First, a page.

Embedded maps may not be accessible. However, we link to an accessible alternative which provides information about the location and access routes. There is a lot of additional information available in different formats including maps to download and information in the AccessAble app.
Maps embedded within the Research Data Archive or University Archives and Research Collections may not be accessible as they are not intended for navigational use.
Older PDFs and other documents
Many of our older PDFs and Word documents do not meet accessibility standards - for example, they may not be structured so they’re accessible to a screen reader. This does not meet WCAG 2.2 success criterion 4.1.2 (name, role value).
The accessibility regulations do not require us to fix PDFs or other documents published before 23 September 2018 if they’re not essential to providing our services. For example, we do not plan to fix archival Council meeting minutes for the 2016/17 academic year.
Any new PDFs or Word documents we publish will meet accessibility standards.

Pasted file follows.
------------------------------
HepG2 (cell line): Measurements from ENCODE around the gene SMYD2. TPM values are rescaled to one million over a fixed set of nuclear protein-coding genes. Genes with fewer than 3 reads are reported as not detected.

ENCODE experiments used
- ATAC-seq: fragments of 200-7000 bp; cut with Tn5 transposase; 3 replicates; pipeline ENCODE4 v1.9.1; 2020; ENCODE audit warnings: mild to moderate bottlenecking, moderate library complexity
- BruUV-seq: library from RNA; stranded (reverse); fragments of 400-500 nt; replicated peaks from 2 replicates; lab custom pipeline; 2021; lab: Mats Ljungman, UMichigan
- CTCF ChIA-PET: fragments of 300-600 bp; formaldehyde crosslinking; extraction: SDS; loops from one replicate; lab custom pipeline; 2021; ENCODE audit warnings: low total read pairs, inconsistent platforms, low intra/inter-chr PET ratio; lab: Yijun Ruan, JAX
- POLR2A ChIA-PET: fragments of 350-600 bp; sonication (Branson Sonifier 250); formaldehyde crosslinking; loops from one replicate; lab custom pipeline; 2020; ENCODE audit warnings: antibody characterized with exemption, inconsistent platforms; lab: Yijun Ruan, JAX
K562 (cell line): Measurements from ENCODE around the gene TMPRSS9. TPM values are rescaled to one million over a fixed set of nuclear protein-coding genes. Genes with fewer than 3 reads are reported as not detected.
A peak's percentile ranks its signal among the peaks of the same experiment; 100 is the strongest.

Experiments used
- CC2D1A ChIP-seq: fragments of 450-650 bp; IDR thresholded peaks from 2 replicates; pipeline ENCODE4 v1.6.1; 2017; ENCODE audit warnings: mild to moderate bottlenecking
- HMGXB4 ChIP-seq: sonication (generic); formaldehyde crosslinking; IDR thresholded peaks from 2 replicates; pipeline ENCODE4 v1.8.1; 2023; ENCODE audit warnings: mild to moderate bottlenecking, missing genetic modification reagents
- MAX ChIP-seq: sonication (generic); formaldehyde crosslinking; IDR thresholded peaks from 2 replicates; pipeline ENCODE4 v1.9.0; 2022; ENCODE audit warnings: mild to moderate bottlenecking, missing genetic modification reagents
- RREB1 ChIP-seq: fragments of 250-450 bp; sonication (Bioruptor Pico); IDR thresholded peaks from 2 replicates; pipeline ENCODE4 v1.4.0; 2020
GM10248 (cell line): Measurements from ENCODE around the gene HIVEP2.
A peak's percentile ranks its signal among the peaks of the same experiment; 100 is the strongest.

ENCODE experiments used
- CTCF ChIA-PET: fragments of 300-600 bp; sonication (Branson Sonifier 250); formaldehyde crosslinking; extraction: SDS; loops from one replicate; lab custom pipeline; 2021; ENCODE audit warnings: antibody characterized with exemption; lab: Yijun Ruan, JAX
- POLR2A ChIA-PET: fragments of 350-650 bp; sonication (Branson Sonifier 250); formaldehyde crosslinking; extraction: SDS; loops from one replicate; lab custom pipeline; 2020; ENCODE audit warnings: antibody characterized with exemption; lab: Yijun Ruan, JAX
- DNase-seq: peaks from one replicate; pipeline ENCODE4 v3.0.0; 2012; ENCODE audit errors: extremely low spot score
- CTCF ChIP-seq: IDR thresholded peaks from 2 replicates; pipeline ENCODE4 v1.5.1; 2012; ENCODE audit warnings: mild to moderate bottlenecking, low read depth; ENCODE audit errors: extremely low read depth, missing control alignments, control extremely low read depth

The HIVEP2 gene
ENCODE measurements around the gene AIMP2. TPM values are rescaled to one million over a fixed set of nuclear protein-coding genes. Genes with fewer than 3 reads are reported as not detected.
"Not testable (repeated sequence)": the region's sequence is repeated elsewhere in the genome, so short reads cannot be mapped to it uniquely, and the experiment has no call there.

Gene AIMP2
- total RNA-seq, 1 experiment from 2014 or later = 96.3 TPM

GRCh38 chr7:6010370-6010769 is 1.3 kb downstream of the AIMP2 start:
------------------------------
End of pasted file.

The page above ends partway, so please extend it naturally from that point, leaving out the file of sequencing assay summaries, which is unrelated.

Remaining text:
Pre-recorded and live time-based media
Pre-recorded videos published before 23 September 2020 may not include captions or transcripts.
We do not plan to add captions to live video streams because live video is exempt from meeting the accessibility regulations.
Some authors may choose to link content hosted on external websites that are not owned, paid for, or developed by the University of Bath. This content may not be accessible.
What we’re doing to improve accessibility
We plan to carry out a regular monthly website audit of bath.ac.uk using an automated service, followed by manual prioritisation of issues with key user journeys. We are in the process of procuring an appropriate tool to carry out this monthly check